Softball rallies to turn season around after disappointing start

by Justin Kramer | 4/2/18 2:20am

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Softball is currently 10-13 overall and 4-2 in Ivy League play, winning two of three games in a series against both Columbia University and the University of Pennsylvania.

by Ishaan Jajodia / Ishaan Jajodia

After starting the season winless in their opening tournament in Florida and 1-8 overall, Dartmouth softball has begun turning their season around just in time for Ivy League play. 

Ace starting pitcher Breanna Ethridge ’18 noted that the team was extremely rusty at the beginning of the season.

“First weekend out in February we had not seen dirt, we hadn’t even put on our cleats yet,” Ethridge said. “We had just practiced in tennis shoes in Leverone.”

Dartmouth’s record now sits at 10-13 overall and 4-2 in conference games, and though the overall record may not seem impressive out of context, it is certainly a big jump over last year’s 1-18-1 record in non-conference play. Combined with Dartmouth’s significant home field advantage (they were 8-2 at home last season versus 3-26-1 elsewhere), the team can expect a continued uptick in winning percentage the rest of the way.

“Historically, this was one of the better years we’ve had preseason-wise going into Ivies,” Ethridge said. “When we finished [preseason] at [6-11] it propelled us forward to do a lot better and we had a lot more confidence going into Ivy League play.” 

Though the FAU Strike Out Cancer tournament in Florida was challenging as Dartmouth conceded all five games, the Big Green played well in the Razorback Invitational in Arkansas with a 2-3 record, including a narrow 2-1 loss to a talented University of Arkansas team and a 3-2 loss to Northern Colorado.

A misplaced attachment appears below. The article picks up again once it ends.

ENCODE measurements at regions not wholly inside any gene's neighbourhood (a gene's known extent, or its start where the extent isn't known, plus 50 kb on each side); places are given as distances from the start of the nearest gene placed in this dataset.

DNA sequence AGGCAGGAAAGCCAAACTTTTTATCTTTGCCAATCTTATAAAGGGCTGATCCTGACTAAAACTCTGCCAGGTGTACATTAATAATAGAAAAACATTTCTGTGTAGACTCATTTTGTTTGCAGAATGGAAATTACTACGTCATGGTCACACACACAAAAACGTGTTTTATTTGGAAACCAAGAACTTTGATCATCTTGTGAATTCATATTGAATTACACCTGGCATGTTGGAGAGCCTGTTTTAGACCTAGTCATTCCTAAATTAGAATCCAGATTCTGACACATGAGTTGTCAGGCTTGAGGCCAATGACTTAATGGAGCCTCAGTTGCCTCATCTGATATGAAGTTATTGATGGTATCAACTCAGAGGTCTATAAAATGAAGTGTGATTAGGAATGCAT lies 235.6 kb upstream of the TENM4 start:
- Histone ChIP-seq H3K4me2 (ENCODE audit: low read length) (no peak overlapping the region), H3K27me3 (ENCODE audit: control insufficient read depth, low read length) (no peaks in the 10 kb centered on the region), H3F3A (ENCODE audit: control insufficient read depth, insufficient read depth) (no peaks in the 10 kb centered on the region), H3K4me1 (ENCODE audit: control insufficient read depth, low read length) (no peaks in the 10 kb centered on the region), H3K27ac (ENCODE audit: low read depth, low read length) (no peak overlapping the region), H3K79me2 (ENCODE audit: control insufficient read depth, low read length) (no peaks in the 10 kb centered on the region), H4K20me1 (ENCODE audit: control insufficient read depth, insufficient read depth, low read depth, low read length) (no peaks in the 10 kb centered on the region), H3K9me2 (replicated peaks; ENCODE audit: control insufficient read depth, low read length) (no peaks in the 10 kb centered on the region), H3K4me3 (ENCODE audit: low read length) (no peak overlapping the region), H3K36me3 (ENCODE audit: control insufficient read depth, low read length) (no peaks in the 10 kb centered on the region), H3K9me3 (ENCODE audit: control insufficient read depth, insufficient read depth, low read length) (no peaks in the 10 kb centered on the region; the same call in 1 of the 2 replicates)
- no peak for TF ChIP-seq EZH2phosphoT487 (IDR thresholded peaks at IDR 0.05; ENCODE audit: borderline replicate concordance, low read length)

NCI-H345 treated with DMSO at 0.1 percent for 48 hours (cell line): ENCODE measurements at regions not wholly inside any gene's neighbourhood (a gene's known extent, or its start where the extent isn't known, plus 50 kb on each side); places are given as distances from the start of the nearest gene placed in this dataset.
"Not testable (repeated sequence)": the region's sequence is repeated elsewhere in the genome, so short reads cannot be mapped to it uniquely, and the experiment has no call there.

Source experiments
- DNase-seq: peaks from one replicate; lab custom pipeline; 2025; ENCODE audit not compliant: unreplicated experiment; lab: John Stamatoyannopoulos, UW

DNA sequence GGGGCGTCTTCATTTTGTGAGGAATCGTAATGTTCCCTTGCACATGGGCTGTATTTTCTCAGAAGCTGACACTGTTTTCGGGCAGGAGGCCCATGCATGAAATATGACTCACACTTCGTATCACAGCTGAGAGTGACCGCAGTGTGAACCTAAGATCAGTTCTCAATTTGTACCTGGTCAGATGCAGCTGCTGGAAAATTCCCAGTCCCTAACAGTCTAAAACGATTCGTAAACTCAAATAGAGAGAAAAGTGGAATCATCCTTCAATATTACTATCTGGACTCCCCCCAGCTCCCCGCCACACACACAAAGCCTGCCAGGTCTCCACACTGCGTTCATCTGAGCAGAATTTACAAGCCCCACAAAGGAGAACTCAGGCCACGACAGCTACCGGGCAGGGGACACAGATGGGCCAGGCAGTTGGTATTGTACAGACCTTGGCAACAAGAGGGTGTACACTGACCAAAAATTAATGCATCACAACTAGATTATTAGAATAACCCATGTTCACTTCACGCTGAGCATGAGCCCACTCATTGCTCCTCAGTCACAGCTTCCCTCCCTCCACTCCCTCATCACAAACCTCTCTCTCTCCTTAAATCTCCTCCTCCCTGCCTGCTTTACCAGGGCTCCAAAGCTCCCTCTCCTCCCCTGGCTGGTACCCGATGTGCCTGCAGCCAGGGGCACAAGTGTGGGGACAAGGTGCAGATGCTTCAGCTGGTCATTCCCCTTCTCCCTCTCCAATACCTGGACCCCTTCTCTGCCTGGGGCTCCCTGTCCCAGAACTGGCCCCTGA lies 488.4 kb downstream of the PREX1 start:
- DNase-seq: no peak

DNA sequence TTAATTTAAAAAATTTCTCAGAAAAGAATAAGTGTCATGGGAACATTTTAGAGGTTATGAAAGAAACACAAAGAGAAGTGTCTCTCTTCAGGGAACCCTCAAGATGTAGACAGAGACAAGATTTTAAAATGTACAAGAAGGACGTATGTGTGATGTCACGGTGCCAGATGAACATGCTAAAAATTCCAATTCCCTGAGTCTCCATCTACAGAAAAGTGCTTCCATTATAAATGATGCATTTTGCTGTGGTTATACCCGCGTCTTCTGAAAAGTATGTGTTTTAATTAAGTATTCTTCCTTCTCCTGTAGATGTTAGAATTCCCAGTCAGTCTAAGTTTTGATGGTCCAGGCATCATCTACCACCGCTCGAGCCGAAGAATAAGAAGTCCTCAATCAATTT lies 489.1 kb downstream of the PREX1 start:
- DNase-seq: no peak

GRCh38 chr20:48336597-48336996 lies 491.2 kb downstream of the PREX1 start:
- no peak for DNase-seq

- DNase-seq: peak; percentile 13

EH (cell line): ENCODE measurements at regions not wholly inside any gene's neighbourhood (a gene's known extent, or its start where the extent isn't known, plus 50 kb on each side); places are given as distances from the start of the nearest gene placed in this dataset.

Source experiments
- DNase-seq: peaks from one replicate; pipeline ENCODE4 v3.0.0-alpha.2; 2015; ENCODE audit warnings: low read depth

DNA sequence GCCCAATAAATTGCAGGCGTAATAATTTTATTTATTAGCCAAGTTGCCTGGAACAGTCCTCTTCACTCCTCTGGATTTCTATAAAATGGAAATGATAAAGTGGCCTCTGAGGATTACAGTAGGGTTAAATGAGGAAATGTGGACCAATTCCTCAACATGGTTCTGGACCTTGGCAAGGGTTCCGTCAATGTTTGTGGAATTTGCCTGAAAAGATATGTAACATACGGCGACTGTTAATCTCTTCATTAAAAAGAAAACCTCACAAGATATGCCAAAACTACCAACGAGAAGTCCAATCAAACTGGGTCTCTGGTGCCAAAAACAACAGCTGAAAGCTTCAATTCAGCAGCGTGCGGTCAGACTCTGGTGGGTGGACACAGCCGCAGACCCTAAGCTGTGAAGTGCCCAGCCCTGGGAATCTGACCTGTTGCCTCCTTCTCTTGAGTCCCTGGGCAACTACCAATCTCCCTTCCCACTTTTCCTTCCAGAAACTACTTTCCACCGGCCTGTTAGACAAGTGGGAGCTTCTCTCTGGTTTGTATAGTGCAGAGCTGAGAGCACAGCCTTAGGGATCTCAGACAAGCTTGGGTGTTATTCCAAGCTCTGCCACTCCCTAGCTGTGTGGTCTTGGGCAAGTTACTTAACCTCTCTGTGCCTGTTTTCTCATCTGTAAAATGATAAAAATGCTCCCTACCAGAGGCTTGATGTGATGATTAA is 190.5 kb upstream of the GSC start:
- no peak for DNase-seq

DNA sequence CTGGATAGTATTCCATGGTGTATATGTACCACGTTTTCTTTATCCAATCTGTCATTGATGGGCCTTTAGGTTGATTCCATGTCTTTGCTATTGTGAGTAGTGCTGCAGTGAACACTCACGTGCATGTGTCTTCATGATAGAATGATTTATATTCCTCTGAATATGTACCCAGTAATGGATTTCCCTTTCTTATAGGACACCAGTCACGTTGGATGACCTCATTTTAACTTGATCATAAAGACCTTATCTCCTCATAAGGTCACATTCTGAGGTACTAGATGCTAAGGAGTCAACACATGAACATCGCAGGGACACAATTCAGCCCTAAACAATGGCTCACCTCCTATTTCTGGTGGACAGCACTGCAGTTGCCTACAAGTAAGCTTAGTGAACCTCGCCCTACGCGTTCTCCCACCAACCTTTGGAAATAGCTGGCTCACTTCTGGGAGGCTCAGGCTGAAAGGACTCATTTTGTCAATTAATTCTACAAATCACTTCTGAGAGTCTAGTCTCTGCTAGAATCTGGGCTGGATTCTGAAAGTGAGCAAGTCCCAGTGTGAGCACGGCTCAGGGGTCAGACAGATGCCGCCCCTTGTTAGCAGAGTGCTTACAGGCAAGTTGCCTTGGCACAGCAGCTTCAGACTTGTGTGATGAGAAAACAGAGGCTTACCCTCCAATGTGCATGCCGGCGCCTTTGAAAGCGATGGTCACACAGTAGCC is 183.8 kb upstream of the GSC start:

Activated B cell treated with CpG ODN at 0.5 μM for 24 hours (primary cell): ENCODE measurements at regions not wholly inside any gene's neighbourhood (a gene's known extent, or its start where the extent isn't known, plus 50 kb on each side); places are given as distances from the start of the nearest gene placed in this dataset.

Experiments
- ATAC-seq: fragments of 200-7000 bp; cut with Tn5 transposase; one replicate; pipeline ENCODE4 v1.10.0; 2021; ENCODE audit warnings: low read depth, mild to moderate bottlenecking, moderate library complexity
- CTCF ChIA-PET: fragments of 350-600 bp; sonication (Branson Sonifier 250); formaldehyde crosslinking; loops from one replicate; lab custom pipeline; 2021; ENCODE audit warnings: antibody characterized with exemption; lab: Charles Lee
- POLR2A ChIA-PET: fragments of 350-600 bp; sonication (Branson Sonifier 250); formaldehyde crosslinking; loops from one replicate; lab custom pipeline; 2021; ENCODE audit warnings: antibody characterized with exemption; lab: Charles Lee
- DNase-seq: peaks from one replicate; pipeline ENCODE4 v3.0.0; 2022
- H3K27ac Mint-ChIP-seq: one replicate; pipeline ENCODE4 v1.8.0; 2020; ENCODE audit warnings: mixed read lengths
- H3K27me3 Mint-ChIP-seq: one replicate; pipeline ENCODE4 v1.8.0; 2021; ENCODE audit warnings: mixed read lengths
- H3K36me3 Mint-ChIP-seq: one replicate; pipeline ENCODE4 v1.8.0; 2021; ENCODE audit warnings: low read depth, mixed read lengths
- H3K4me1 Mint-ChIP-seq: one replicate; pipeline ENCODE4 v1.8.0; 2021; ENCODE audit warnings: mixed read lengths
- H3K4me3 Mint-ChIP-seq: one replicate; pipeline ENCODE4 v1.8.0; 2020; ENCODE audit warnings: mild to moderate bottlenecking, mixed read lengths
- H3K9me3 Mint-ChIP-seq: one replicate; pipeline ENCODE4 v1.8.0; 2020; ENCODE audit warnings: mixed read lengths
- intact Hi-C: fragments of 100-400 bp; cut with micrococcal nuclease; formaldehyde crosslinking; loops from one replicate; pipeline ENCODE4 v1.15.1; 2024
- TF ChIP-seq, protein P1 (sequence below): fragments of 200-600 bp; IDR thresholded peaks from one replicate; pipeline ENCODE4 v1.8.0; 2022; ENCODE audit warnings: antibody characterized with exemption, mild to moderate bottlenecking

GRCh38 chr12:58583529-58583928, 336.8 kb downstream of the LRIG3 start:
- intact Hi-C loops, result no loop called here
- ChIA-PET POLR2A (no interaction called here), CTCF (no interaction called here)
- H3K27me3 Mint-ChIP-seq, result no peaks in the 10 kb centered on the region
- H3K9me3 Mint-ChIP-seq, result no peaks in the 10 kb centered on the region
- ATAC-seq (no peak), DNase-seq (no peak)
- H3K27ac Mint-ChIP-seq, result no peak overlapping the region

Middle infielder Micah Schroder ’20 said the success in Arkansas as well as the team’s two surprise victories against the University of Houston in the Houston Tournament “really influenced the culture of our team this year.” 

“They were great games where we saw the potential our team had, and I think it’s guided the rest of our season and the mindset that we have,” she said.

Schroder, who leads the team with a .329 batting average, .562 slugging percentage and 14 runs batted in, was a key player in both victories against Houston, driving in the game-tying run in the first win and going two for four in the second game.

“[University of Houston] is a great team, so we came into that game knowing that we were going to have to play [well], knowing that we were going to have to get on the scoreboard early,” Schroder said. “I think part of it was wanting to beat [University of Houston] because they were the team that was supposed to win, so it lit a fire under us.”

Right fielder McKenna Gray ’21 discussed the importance of a team mentality going into the Houston games.

“We really sat down, focused on what we needed to do and realized we had put in so much work and that the hard work would pay off in the end,” she said.

The players in the lineup for the Big Green have remained similar for most of the year as most of the changes this season have focused on the lineup order itself. 

Morgan Martinelli ’19 has starred at the corners, hitting .273 with a .971 fielding percentage. Schae Nelson ‘21 has held down the other corner position for much of the year while playing some catcher, but Delaney Marshall ’21, Tatyanah Castillo ’20 and Tessa Grossman ’20 have been getting time at first base as well. Meanwhile, Claire Bird ’18 has settled back into her role as starting catcher, batting .277, which is good for second on the team. Up the middle, Schroder and Calista Almer ’20 have started every game at second and shortstop respectively while setting the table as the first two hitters in the lineup.